Warren Buffett’s 1993 Lesson On Coca-Cola Stock

In his 1993 letter to shareholders of Berkshire Hathaway, Warren Buffett provided an interesting historical aside about Coca-Cola’s long-term performance:

“Let me add a lesson from history: Coke went public in 1919 at $40 per share. By the end of 1920, the market, coldly re-evaluating Coke’s future prospects, had battered the stock down by more than 50%, to $19.50. At year-end 1993, that single share, with dividends reinvested, was worth more than $2.1 million. As Ben Graham said, ‘In the short-run, the market is a voting machine—reflecting a voter-registration test that requires only money, not intelligence or emotional stability—but in the long-run, the market is a weighing machine.”

For those of you who are curious, that share is now worth either slightly below $10 million or slightly above $10 million depending on the latest market fluctuations.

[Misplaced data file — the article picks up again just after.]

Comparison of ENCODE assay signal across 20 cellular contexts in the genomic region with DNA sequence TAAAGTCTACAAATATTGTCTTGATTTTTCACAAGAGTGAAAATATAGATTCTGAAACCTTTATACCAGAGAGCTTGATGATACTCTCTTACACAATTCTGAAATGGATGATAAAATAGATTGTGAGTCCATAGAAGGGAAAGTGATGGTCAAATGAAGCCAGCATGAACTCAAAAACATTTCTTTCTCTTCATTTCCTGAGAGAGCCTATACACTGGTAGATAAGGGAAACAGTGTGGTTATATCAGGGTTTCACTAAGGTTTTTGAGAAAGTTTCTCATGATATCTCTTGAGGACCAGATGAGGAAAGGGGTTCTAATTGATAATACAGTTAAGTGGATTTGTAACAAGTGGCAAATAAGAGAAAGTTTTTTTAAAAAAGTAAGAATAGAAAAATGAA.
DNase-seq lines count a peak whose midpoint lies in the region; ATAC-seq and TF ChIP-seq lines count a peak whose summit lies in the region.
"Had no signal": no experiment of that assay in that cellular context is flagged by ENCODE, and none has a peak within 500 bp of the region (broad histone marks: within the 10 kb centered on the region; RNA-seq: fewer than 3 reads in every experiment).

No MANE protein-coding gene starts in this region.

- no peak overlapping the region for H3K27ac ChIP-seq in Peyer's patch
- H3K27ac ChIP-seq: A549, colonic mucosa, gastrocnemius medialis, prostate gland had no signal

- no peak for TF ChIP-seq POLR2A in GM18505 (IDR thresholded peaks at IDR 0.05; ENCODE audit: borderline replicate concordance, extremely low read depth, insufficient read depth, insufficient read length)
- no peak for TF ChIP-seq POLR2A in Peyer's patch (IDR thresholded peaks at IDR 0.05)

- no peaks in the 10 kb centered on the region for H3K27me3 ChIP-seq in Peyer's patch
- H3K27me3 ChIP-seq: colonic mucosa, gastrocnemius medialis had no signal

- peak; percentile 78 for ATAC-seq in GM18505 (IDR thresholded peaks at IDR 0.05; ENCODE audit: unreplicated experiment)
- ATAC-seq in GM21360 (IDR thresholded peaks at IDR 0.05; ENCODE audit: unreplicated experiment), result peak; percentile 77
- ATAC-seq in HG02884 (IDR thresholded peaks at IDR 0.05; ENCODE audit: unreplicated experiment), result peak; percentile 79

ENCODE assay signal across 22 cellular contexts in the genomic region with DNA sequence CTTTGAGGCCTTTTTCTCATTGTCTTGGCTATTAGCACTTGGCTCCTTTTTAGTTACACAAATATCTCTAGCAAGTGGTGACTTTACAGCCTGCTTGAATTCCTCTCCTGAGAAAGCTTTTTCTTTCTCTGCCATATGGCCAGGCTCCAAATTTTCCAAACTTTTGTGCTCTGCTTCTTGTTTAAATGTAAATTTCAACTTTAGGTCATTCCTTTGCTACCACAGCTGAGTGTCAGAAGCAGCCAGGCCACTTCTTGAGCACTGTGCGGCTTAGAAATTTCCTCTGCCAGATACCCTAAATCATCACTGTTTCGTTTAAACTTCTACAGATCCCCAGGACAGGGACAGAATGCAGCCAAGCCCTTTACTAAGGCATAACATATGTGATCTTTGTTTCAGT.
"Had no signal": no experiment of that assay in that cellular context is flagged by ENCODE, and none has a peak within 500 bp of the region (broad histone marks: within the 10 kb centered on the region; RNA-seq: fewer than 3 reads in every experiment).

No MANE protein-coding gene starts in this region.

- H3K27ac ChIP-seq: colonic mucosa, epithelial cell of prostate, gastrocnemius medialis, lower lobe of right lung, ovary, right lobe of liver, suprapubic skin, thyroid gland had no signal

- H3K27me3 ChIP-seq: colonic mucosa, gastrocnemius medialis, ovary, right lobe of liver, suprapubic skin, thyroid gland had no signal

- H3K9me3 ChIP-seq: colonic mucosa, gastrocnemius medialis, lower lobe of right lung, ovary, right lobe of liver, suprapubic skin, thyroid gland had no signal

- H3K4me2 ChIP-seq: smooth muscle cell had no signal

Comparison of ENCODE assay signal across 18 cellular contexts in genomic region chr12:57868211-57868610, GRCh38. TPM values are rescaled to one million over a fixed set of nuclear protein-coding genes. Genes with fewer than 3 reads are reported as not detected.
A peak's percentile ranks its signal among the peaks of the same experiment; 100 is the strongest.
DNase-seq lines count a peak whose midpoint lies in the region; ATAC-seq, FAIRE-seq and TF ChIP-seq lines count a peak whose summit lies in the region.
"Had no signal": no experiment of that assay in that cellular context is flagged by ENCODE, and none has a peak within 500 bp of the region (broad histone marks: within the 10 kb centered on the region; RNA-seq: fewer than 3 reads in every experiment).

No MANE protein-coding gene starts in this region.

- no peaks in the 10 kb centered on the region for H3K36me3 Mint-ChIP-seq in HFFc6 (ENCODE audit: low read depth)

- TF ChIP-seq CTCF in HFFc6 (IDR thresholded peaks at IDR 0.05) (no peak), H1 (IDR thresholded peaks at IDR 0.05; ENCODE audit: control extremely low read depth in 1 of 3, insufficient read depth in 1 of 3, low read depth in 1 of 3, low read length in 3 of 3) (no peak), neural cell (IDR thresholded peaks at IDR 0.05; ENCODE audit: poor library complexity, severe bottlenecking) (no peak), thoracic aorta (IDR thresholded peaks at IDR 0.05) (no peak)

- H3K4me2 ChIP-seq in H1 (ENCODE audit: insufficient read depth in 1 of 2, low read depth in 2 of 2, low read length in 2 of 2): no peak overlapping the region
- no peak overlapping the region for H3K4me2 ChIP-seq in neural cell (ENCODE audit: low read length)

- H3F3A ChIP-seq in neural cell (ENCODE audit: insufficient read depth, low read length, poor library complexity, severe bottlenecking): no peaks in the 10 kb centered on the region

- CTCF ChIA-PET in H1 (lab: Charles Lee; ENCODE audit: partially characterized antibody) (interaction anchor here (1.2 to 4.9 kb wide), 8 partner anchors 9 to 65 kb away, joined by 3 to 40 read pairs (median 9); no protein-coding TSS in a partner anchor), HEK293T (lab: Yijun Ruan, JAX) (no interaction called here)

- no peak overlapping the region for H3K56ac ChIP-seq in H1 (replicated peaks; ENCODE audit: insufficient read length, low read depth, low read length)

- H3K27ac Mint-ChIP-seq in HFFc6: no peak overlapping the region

What I picked up from Buffett when I first came across this passage is … Read the rest of this article!

IBM’s Acquisition of Red Hat & The Modern Tech Stock

From 1911 through 1991, American tech stocks delivered returns of 8.3% annualized, almost two percentage points below what a general basket of large-cap American stocks produced over the same time frame. And much of that was driven by IBM. If IBM were removed from this historical measuring period, the tech stocks would have only produced 5.2%.

Why? Because of the immense wipeout risk. Unlike a candy bar manufactured by Mars, Inc. or Hershey, which can be slightly tweaked and repackage and sold for profit over and over again, the typical life cycle of a technology company has been that (1) a new product is introduced; (2) it saturates a market, creating an avalanche of wealth within a few short years; and (3) the product is replaced by the better mousetrap, leaving sales of the former product to wither due to obsolescence as bankruptcy or some sort of dulitive event occurs.… Read the rest of this article!